Originally Posted by eliduc
I visited the million acre Roaring Springs Ranch in eastern Oregon last year. Their buckaroos are the real deal and can ride anything thus the term Buck a roo. Because of the milage they ride each cowboy does have a string of horses that they are expected to shoe themselves and the shoes don't last long when you are riding as much as fifty miles a day. These guys would probably prefer an unbroke horse to begin with. How long does it take to train a horse when you are riding it 12 hours a day?
Don't they have a Branding competition there in the spring?
To answer your question, from my experience, yes the horse gets ridden for many hours that day, but he only gets ridden once a week. And from what I learned is that when you are spending that many hours on them you don't create more work than you have to to save your horse. So you have to use work to train. You don't go out and lope 25 circles on your way out to make a gather. You would wear your horse out and he would be tired by noon. So you use your resources. Teach them to stop good when your turning cattle back, teach them speed control when your roping. Teach them lateral movements opening and closing gates and rolling cattle over when you have something roped. On our easy days on the way back to the barn or trailer we would all do little training sessions as if we were in an arena. Also if I had a day off and had one up that hadn't been ridden I would ride in the barn lot to work on stuff. But that rarely happened.
In my opinion it takes a while. They get "gentle"(I use that term loosely) enough fast because they have to go to work right away. That's when the speed training comes in. We start the colts fast, but right. They may not have a whole lot of ground work and the best place to be is on them, like I said before.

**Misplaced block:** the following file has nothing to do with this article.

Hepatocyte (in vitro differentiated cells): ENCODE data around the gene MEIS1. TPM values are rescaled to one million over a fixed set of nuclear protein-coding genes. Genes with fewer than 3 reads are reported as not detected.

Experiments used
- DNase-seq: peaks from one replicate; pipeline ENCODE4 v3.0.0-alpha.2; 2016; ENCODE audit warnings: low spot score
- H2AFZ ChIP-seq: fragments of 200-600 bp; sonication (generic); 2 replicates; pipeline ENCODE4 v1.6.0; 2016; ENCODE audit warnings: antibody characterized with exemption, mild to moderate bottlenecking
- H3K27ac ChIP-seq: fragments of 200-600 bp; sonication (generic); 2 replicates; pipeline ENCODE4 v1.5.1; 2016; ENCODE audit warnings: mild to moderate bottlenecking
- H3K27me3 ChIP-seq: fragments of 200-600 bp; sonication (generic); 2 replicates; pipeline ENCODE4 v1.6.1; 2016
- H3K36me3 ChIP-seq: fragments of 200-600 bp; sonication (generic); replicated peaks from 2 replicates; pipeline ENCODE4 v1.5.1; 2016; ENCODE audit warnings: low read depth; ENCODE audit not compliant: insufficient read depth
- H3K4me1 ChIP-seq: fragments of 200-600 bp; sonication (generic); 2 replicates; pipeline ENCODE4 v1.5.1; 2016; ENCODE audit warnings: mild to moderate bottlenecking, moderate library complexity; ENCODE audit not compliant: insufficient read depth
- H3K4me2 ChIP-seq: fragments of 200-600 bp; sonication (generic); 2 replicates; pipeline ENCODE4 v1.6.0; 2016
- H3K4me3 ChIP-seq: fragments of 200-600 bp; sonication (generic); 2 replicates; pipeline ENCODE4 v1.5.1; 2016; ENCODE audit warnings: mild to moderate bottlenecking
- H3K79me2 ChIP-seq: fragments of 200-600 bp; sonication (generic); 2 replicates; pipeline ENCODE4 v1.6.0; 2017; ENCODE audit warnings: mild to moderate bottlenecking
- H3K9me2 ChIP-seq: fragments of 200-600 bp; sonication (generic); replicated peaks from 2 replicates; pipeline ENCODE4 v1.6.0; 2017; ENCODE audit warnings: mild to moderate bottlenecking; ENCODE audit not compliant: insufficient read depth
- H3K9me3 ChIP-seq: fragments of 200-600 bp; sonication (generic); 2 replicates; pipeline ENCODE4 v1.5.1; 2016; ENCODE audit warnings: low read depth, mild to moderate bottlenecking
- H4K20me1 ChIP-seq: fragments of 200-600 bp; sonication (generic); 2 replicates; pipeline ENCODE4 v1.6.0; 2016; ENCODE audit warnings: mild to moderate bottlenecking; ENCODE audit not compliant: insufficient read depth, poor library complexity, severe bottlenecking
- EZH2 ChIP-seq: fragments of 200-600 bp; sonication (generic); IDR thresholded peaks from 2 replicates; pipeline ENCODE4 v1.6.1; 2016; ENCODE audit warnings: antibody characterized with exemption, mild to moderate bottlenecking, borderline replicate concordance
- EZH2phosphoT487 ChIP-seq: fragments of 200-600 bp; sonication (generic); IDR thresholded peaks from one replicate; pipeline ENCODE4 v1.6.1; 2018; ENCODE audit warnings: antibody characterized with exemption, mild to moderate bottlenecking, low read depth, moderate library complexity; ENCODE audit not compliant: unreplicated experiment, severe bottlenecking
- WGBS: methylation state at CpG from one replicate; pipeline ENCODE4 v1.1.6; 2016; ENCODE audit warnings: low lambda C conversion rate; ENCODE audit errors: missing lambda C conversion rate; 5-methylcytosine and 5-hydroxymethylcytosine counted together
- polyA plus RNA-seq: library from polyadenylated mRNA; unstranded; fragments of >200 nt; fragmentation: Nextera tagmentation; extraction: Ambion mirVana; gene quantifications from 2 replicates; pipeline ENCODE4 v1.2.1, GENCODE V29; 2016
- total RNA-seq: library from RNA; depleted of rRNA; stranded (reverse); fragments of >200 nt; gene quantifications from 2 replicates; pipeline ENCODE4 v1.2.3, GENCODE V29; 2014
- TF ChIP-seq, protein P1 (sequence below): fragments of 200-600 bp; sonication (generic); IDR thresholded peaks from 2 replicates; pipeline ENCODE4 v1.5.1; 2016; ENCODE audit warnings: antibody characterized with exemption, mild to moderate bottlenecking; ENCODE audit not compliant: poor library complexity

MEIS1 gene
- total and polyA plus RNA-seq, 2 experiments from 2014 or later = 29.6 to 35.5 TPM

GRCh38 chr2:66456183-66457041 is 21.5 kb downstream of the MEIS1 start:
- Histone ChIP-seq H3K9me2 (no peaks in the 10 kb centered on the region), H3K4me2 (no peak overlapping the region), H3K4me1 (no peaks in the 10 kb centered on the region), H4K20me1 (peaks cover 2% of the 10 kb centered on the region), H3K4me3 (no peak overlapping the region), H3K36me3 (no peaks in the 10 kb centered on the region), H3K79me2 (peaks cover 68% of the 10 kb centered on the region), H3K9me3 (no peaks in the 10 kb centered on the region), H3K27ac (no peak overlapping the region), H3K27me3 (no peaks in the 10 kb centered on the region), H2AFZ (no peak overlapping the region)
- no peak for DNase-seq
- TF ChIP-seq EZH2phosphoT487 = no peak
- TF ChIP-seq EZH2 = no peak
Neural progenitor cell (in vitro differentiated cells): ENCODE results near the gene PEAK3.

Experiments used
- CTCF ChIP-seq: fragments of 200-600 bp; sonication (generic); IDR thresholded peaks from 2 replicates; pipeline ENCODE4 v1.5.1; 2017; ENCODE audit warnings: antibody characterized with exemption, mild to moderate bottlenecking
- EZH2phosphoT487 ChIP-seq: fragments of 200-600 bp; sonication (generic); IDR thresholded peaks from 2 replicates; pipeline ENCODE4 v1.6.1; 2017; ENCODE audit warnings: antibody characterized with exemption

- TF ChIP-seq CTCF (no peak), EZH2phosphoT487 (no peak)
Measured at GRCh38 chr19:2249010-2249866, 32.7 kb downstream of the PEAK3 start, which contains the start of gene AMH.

Another factor is how many guys had been riding the horse. If they are on ranch were they hire a new crew every spring and fall then you have quite few guys riding him with different methods and abilities-that's going to slow the process some.
Also in the winter when just feeding cows, everything gets turned out, and I might only keep one horse up for a month before I switch because there isn't a whole lot to do. So if your smart you would keep your young and tough horses rotating through the winter to keep them rode and get them a little more broke. Keep your broke horses turned out to give them a break.
So it really depends on the situation the horse and the cowboy(s).... it may take just a couple of years or it may take several. I have had some in my string that were in the double digits that I still wouldn't consider trained!
Usually your boss will only rope your colts on day that would be good for them as not to "pull their plug". But it may take a little while to get them really solid in a bridle